Bordeaux Bay

Bordeaux Bay
Bordeaux Bay by Guernsey-based artist Tony Taylor

Wednesday, 16 January 2019


Staying with the ‘bird’ theme, here’s a short poem about the vagaries of love.


Tonight low lights romanticise
this drab unprepossessing room
where glasses raised
entrap a dancing candle flame.
Our hands across the table top
form two swan-shadows on the wall
as you pass me
the papers your solicitor
assures you I dare not ignore.

swan song (noun)
1 : a song of great sweetness said to be sung by a dying swan
2 : a farewell appearance or final act or pronouncement

Thursday, 10 January 2019


I grow old ... I grow old ...
I shall wear the bottoms of my trousers rolled.
                              T S Eliot from The Love Song of J Alfred Prufrock

Regular readers will know that birds, real or imagined, feature frequently in this blog as does dismay at the prospect of growing old. 


Like eagles perched high on a crag,
the young men scan a passing crowd,
see girls they’d blank, spot girls they’d shag,
the ugly ones, the well-endowed ...
Loud in their prime, these lads can’t fail:
their confidence is off the scale.

Then fifty years happens just like that ...  

and suddenly it’s all gone flat.
No longer young or confident,
well past their prime and run to fat,
all life’s rich chances underspent ...
Youth seems a million years ago.
No eagle ever flew so low.

Sunday, 6 January 2019


The challenge was to write a short story, featuring a well-known fictional character, in less than 100 words. This was my response.


Crusoe lay in a crumpled heap. Man-Friday stood astride him, musket smoking.  Blood from his axe made small carnations on the sand. Crusoe’s eyes opened, locked on Friday, his fingers scrabbled for a weapon. From beneath Friday’s breastbone an arrow protruded, blood trailing from it like a ribbon.
As Friday collapsed, Crusoe spotted figures along the beach. Three men struggled to launch their war-canoe in raging surf. Crusoe shouldered his flintlock, took aim. The camera panned in on his fury. “Cut” the Director yelled and suddenly the deserted beach was alive with people.

Wednesday, 2 January 2019


Start the year with something lighthearted from my poet's-ark poster collection.


Penguins look like small fat men
in dinner-suits awaiting lunch.
They shuffle to and fro on ice,
their webbed feet going

They could be gangsters, penguin-style,
but which fat penguin is the Don?
The landscape may be white as snow
but something fishy’s going on.

Wednesday, 26 December 2018


My recent visit to Cornwall provided me with an opportunity to visit the graves of two significant and much loved Twentieth Century poets, Charles Causley and Sir John Betjeman. 

A rhymer at a poet’s grave,
I wonder what unwritten words
lie buried with the great man’s bones.
Would those fine verses we admire
be overshadowed were his voice
to reawaken and declaim
some better poem than his best?
Sir John, beneath this ornate stone
in his beloved Cornish ground,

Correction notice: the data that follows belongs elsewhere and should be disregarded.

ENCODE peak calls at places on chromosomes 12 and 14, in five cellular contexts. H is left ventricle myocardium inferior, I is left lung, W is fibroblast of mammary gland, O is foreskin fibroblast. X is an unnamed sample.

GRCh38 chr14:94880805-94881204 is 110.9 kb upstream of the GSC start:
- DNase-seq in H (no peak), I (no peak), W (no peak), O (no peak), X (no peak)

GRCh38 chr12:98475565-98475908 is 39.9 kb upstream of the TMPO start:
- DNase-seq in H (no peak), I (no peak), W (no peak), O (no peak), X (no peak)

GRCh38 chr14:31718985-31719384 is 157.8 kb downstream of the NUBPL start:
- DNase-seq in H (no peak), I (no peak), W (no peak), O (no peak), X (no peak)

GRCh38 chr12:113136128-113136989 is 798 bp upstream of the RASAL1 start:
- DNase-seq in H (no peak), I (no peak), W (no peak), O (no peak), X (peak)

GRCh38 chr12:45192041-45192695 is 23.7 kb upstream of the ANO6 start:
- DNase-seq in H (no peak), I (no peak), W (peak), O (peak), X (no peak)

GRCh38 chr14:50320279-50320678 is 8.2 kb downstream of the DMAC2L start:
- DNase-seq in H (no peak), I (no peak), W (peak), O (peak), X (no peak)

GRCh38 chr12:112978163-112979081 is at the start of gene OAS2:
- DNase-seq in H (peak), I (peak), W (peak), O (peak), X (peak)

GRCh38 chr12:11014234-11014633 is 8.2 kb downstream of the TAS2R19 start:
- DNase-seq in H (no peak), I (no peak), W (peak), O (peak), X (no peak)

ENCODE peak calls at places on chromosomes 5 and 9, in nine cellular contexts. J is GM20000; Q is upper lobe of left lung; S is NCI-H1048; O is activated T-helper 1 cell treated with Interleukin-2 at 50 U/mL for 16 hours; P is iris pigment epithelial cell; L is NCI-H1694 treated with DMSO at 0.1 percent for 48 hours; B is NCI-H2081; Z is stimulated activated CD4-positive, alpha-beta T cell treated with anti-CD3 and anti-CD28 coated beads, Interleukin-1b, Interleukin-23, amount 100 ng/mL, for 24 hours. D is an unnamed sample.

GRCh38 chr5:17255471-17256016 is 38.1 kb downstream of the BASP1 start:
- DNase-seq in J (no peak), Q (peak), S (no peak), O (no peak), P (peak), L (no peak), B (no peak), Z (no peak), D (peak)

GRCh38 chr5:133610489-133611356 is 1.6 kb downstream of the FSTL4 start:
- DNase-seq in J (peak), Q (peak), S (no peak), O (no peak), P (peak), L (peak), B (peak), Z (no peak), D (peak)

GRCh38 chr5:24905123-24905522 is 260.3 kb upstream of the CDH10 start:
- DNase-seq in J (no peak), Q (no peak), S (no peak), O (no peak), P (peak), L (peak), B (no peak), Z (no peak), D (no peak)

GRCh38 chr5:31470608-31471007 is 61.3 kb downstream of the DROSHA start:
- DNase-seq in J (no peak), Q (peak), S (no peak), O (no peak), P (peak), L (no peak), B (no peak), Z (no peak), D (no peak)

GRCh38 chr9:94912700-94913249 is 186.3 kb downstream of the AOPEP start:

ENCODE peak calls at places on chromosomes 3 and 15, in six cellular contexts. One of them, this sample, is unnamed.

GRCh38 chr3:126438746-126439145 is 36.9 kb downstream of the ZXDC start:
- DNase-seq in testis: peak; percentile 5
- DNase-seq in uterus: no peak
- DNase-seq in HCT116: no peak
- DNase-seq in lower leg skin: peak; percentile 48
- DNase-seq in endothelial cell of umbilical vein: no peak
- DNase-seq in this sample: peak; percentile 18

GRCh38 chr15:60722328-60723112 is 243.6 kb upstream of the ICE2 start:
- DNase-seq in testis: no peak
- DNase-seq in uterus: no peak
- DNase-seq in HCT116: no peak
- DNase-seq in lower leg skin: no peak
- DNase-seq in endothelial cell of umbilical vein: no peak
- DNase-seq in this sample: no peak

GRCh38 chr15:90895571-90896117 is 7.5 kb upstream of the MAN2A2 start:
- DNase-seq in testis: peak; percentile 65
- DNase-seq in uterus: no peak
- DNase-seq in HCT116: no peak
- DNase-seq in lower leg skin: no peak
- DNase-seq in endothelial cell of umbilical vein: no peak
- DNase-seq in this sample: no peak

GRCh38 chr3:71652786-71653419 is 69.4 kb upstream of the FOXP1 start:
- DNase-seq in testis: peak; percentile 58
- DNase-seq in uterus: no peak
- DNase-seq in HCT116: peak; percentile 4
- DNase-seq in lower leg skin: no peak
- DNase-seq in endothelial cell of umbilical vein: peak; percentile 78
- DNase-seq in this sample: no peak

knew life is far from infinite,
that poems and passion, too, must die.
The great man, dear man, gentle man,
who said his piece and rests in peace,
now lends his pen to other men

while I stand here, amid the dunes
that guard his grave, my coat a shield
against the wind, and hear the sea
declaiming words that end in waves.

Tuesday, 25 December 2018


Here's a little poem for those of you who hope to receive a gadget from Santa this year.


Once, Three Wise Men went on a quest
to seek and find the Christ-Child, blessed,
they took with them the new “must have”,
a camel-friendly, cool Sat.Nav.

A Guiding Star said travel East
and, as its radiance increased,
they harkened to this Bright Informer
and muttered, “Guys, we’re getting warmer!”

But hark! The Sat.Nav disagreed:
due North was what it guaranteed.
So off they trekked on camel-back.
(Alas, they were on the wrong track.)

They’d brought, as gifts, diamonds and fur
(sadly, no Frankincense and Myrrh)
and fancy jewellery, gold-plated,
to clothe the Christ-Child when located.

Instead of East, they galloped North
and that is why these three, henceforth,
those Sat.Nav-trusting Un-Wise Men,
were simply never seen again.

Friday, 21 December 2018


My travels in England earlier this year brought me to numerous places of interest: fine old pubs, rustic churches and tiny, peaceful hamlets far removed from the angst and clamour of urban life in the UK nowadays.  
One of the most tranquil and visually pleasing villages I visited was Grantchester, of which the poet Rupert Brooke wrote:
          Stands the Church clock at ten to three?  
         And is there honey still for tea? 

... the famous, closing lines of his poem The Old Vicarage, Grantchester.

Jane and I arrived in Grantchester on a particularly rainy day and took refuge in The Green Man pub where I jotted down the opening lines of my own “Grantchester” poem.


Like waking in a former time
from dreams of future-shock and fear,
I stare at streets devoid of grime,
expecting spray-paint to appear
on gable-ends pristinely white,
with no graffitied words in sight.

An ancient pub, a village hall,
with thatched roof, nearby meadowland,
recalls a time when this was all
the norm: a peaceful, car-less land
without fake-news or food made fast,
with fixed foundations built to last.